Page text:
Friday, March 23, 2012

The Arabian Oryx

            At one time extinct in the wild, this desert antelope can once again be seen wandering the dry Arabian Peninsula. The Arabian oryx is an antelope that is highly specialised for its harsh desert environment. The bright white coat reflects the sun’s rays and the hooves are splayed and shovel-like, providing a large surface area with which to walk on the sandy ground. The legs are brown in colour, with white bands on the ankles, and there are also brown markings on the face, on the bridge of the nose, the cheeks and a triangular patch on the forehead. Arabian oryx of both sexes have magnificent straight, ringed horns that can reach up to 68 centimetres in length; those of the female are thinner and longer than the male. Males have a tuft of hair on the throat, and the tails of both sexes are tufted at the ends and dark brown/black on the lower half. Arabian oryx calves are brown with markings on their tail and knees, gaining adult markings by six months.

            The Arabian oryx is classified as Vulnerable (VU) on the IUCN Red List, and listed on Appendix I of CITES.

            Once widespread on the Arabian Peninsula, reaching north into Israel, Jordan, Iraq, Syria and Sinai in Egypt. The last wild oryx was shot in 1972 and the species persisted only in captivity for a decade. Thanks to re-introduction efforts, wild populations now occur in Israel, Oman and Saudi Arabia, and it is likely that, with additional re-introduction programs currently taking place, this range will increase into other countries within the Arabian Peninsula. The Arabian Oryx formerly occurred through most of the Arabian Peninsula, north to Kuwait and Iraq. The species' range had already contracted by the early years of the 20th century and the decline accelerated thereafter. Before 1920, oryx distribution was separated into areas over 1,000 km apart: a northern population in and around the Nafud, and a larger southern population in the Rub Al Khali and the plains of central-southern Oman. Oryx disappeared from the north in the 1950s. In the south, their range steadily decreased due to hunting, and by the 1960s oryx were restricted to parts of central and southern Oman. The last wild individuals were probably shot in 1972 on the Jiddat al Harasis.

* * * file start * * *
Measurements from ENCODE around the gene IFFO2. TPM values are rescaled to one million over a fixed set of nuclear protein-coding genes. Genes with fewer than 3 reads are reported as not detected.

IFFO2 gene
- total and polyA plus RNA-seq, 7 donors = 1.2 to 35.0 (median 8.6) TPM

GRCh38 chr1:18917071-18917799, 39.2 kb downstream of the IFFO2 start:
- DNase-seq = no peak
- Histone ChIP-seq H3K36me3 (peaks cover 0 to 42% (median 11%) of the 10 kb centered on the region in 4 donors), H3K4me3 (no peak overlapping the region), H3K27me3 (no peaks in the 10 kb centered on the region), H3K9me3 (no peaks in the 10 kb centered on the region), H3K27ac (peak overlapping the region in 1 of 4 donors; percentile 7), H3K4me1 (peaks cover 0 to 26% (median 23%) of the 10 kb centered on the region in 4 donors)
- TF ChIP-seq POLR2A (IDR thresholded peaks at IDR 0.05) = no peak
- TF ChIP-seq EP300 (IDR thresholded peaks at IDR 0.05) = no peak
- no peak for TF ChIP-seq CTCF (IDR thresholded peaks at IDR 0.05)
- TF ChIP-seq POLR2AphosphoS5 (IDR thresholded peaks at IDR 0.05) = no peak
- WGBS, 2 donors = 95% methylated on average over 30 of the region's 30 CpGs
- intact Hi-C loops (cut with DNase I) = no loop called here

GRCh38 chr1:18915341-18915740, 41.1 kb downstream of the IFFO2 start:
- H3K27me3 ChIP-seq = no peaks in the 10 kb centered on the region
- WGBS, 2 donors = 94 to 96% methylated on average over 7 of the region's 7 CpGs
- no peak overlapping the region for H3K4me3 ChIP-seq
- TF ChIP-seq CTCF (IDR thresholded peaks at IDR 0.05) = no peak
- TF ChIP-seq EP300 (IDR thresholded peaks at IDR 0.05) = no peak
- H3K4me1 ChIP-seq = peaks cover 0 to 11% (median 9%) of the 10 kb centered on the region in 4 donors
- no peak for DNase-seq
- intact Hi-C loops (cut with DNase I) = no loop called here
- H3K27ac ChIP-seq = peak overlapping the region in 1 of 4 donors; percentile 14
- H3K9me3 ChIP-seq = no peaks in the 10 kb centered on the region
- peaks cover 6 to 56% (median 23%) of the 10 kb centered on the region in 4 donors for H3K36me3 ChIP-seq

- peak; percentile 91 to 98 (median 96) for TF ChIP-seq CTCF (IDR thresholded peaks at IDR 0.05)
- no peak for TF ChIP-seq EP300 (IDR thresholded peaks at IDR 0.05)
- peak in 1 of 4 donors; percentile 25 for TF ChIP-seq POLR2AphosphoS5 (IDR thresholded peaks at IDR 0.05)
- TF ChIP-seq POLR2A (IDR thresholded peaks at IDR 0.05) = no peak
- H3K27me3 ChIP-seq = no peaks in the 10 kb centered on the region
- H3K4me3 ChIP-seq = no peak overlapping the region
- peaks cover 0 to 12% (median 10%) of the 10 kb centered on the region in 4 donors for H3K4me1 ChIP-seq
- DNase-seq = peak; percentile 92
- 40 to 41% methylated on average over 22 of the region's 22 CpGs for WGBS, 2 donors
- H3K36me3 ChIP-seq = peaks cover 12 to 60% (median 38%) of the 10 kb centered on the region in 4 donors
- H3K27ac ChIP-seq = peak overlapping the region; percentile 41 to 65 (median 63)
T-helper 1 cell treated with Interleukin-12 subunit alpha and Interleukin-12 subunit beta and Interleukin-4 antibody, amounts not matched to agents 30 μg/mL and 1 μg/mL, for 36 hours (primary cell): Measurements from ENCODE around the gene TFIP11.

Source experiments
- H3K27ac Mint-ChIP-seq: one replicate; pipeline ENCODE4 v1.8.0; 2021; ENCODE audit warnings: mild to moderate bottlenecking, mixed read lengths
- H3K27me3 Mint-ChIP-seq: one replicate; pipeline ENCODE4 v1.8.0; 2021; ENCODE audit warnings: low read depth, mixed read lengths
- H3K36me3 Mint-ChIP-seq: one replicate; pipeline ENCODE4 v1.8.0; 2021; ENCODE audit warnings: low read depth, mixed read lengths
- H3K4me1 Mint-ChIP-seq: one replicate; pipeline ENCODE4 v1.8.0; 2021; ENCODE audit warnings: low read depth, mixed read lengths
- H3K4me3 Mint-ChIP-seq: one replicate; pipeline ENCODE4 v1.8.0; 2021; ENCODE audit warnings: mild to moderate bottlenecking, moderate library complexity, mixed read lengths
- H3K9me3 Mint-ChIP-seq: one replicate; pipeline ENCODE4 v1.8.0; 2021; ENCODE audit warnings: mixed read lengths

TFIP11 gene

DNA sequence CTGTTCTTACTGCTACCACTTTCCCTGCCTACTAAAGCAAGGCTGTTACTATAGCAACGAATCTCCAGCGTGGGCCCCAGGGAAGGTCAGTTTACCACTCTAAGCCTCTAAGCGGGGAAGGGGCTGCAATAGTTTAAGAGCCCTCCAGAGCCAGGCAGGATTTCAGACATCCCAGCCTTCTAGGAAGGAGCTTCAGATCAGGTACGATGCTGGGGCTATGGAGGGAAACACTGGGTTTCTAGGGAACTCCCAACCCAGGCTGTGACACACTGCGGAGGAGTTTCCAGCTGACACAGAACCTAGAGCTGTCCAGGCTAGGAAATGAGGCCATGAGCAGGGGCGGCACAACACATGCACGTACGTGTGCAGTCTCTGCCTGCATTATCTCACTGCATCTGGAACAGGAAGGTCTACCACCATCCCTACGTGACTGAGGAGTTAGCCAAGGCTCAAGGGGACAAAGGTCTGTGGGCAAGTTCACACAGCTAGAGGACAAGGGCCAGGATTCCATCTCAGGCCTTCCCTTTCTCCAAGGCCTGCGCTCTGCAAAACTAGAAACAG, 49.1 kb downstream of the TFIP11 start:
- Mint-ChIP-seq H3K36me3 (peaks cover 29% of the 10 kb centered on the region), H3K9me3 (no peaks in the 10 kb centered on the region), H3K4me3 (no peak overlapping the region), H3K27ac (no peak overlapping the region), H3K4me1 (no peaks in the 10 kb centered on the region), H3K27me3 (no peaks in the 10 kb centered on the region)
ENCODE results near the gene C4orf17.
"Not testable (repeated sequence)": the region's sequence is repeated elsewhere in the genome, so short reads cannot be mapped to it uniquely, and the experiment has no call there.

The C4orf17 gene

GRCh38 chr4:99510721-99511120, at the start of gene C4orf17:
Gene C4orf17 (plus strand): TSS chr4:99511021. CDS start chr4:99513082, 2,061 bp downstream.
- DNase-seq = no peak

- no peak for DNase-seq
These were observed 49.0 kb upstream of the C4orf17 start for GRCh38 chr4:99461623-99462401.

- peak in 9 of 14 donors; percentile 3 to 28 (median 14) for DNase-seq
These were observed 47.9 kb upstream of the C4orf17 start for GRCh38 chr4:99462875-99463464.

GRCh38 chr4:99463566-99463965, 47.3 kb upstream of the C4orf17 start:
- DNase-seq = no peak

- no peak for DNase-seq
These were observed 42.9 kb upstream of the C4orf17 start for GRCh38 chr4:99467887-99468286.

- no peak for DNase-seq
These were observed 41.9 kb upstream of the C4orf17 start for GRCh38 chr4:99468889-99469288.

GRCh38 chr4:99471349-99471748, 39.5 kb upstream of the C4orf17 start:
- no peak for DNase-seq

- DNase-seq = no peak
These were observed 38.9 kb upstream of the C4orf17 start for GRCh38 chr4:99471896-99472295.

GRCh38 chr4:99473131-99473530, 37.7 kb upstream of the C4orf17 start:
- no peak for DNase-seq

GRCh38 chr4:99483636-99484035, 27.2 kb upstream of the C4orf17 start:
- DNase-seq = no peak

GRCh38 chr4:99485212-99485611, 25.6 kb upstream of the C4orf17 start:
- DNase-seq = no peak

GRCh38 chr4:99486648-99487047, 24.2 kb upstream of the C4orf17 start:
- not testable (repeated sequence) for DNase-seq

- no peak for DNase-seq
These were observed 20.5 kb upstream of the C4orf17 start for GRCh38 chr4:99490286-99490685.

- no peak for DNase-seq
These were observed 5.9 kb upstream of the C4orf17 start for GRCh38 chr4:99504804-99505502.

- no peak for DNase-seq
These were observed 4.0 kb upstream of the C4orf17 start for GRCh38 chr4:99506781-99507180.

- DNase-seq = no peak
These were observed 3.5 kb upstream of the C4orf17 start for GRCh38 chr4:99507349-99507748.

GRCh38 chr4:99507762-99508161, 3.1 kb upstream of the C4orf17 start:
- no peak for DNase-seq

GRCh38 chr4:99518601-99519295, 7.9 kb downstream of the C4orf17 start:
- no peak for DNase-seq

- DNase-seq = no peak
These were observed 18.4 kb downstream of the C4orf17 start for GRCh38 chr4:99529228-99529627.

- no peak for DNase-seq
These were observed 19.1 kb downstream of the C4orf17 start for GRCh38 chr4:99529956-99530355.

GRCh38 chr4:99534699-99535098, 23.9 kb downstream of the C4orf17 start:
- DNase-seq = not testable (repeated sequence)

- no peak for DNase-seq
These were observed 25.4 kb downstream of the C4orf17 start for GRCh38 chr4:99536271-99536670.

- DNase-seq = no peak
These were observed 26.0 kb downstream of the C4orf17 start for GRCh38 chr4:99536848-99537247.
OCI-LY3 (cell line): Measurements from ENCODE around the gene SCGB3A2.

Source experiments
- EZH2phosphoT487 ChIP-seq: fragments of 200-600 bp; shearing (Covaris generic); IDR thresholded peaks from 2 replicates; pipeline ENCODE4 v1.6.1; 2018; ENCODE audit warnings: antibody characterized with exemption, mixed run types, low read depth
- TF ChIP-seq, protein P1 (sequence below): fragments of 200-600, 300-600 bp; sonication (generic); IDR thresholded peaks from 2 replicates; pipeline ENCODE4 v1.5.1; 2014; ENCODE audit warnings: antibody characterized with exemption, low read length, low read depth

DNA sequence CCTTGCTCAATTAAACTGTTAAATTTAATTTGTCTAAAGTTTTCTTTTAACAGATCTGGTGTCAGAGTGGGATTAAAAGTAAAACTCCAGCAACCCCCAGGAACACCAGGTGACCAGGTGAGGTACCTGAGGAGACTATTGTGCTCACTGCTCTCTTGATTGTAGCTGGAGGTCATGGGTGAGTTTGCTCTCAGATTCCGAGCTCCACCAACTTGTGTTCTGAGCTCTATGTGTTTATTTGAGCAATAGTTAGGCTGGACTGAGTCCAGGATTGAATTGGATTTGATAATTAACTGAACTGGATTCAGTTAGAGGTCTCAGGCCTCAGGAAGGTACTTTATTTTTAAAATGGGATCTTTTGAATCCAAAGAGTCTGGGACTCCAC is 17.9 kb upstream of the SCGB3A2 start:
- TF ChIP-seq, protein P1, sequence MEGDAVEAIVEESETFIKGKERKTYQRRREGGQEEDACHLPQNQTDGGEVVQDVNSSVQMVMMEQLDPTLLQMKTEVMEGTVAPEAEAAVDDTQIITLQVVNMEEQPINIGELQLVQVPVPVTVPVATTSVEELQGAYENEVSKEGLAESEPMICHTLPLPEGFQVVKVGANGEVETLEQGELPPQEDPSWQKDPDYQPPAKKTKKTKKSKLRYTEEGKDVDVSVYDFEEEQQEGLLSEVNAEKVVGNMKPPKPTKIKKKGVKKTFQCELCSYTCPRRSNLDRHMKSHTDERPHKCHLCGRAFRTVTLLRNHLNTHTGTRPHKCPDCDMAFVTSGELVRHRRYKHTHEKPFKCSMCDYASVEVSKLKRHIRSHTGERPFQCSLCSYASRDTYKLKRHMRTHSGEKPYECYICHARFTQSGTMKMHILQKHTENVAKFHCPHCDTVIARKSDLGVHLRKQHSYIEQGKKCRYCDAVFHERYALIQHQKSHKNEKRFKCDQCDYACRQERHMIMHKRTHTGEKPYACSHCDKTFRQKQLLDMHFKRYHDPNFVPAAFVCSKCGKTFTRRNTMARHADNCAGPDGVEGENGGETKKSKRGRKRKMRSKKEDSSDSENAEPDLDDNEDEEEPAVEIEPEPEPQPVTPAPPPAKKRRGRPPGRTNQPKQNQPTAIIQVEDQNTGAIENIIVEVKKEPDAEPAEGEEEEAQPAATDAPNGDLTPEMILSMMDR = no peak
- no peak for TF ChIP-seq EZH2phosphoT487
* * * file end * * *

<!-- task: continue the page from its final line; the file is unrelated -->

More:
Arabian Oryx have been reintroduced to Oman (Arabian Oryx Sanctuary, from 1982); Saudi Arabia (Mahazat as-Sayd Reserve, 2,244 km² from 1990; Uruq Bani Ma’arid Reserve, 12,000 km² from 1995), Israel (three sites in the Northern Arava and Negev Desert, from 1997); United Arab Emirates (Arabian Oryx Reserve, Abu Dhabi, from 2007); and Jordan (Wadi Rum, beginning 2009).

            Reintroductions in Kuwait, Iraq and Syria have also been proposed. There is a small introduced population on Hawar Island, Bahrain and large semi-managed populations at several sites in Qatar and UAE.

Regionally extinct: Egypt (Sinai); Iraq; Jordan; Kuwait; Syrian Arab Republic; United Arab Emirates; Yemen
Reintroduced: Israel; Oman; Saudi Arabia
Introduced: Bahrain; Qatar

            Inhabits the arid plains and deserts of Arabia, where temperatures even in the shade can reach as much as 50ºC in the summer months.